Gold Ring Danio (Danio tinwini)
Gold Ring Danios are relatively popular in the aquarium hobby. These Danios are good looking, peaceful, fairly active and quite hardy, making them suitable for the beginner aquarist. In addition, these Danios make excellent members of a community aquarium with similarly-sized, temperate species.
Ideal tankmates for Gold Rig Danios could include small non-aggressive fish such as other Danio species, Dwarf Barbs, Most Tetras and livebearers. You can also house these Danios with Gouramis, Dwarf Cichlids, Loaches and Catfish. However, it would be better if you avoided much larger fish species as they may see these Danios as a snack as well as slow-moving species as they may feel intimidated. It is also recommended that you avoid fish with intricate finnage as these Danios may initially nip at their fins.
Gold Ring Danios are shoaling fish in nature; therefore, it would be best to keep them in groups of at least six individuals, preferably more. Keeping these Danios in larger groups will make your fish feel more comfortable and will give your aquarium a more natural-looking display.
It would benefit your Danios if you maintained them in a well-planted aquarium or an aquarium designed to mimic a flowing stream or river. The substrate can be made up of gravel, different sized rocks or a few large smooth boulders. You can use additional powerheads or filter outlets to provide flow; however, you should avoid swift currents because Danios usually occupy calmer waters in the wild. It would also be good for your Danios if you added some driftwood roots and branches and some hardy aquatic plants such as Anubias, Microsorum or Bolbitis.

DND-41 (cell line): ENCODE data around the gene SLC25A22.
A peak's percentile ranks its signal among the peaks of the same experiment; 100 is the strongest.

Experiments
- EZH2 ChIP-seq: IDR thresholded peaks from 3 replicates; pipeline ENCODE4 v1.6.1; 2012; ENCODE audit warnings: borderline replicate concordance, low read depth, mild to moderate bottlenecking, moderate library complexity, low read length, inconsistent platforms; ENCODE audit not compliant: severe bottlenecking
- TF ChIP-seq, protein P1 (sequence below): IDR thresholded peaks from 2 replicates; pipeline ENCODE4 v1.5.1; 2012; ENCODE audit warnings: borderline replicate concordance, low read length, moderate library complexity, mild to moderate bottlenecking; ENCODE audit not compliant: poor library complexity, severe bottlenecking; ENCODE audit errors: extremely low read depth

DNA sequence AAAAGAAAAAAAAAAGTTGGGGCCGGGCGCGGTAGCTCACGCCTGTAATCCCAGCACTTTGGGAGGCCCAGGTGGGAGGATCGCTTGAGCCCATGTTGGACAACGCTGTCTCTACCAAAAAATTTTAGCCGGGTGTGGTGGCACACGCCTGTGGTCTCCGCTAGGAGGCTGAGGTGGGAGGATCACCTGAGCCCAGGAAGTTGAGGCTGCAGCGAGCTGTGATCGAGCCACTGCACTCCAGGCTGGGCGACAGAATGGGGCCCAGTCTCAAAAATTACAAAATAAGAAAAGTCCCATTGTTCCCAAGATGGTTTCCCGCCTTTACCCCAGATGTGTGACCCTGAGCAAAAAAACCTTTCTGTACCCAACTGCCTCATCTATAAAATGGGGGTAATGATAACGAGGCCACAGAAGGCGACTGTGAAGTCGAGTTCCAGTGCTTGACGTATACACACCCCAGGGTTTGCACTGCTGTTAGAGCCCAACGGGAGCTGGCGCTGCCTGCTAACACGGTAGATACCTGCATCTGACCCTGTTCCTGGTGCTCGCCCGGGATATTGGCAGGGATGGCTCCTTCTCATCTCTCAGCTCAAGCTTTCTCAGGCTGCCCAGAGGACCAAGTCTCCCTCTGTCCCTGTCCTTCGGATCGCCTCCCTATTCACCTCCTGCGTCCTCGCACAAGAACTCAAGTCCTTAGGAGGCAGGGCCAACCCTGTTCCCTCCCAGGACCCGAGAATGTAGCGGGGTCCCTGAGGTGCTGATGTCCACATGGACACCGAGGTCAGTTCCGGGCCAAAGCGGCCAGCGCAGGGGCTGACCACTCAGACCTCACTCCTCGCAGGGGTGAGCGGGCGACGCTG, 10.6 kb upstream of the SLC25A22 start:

A tight-fitting lid will also be required on your aquarium as Danios are exceptional jumpers and can fit through the smallest gaps.
Gold Ring Danios are relatively small and have torpedo-shaped bodies.
Their body pattern consists of four horizontal, rather large spotted lines over a golden bar. These lines change to solid stripes once they reach the anal fin. The stripes begin after the operculum and, from there, continue over the entire body, including the caudal fin. In addition, a large white blotch can be seen at the anterior part of the belly. Dorsally, the fish are silvery-grey. The fins are completely translucent except for the blue to black dots. These dots are not present on the pectoral fins.
|Scientific Name||Danio tinwini|
|Other Names||Blue Ring Danio, Ringlet Danio, Fire-spot Danio, Burma Danio|
|Aquarium Level||Middle - Top|
|Difficulty||Beginner - Intermediate|
|Best kept as||Groups 6+|
|Lifespan||2 - 3 years|
|PH||6.5 - 7.5|
|GH||5 - 18|
|KH||1 - 5|
|TDS||18 - 90|
|64 - 79℉|
17.8 - 26.1℃
In the home aquarium, the Gold Ring Danio will readily accept most good quality dried foods such as granules, flakes and sinking pellets. These modern food products have been developed to provide all adequate nutrition to maintain your fish's health and dietary requirements.
Providing additional foodstuffs such as live, frozen, and freeze-dried meals such as bloodworm, daphnia, and tubifex once or twice a week will provide additional benefits to your fish's health and well-being but is not a must for this fish.
It should be noted that bloodworms should only be given as an occasional treat and should not be used as the staple diet as they are difficult for fish to digest and can potentially cause blockages.
This fish is an omnivore in the wild, meaning it will consume some vegetable matter. Although most modern fish foods take this into account and include them in their products, you can still supplement your fish's diet with blanched vegetables such as spinach, broccoli, and zucchini. Ensure you do not overfeed your fish and remove any leftovers the following day.
It is relatively straightforward to differentiate between the female and male Gold Ring Danios. The males are usually smaller, slimmer and have more intense colouring than females. In contrast, females are somewhat larger, have fuller bodies, especially when carrying eggs and are much duller than males.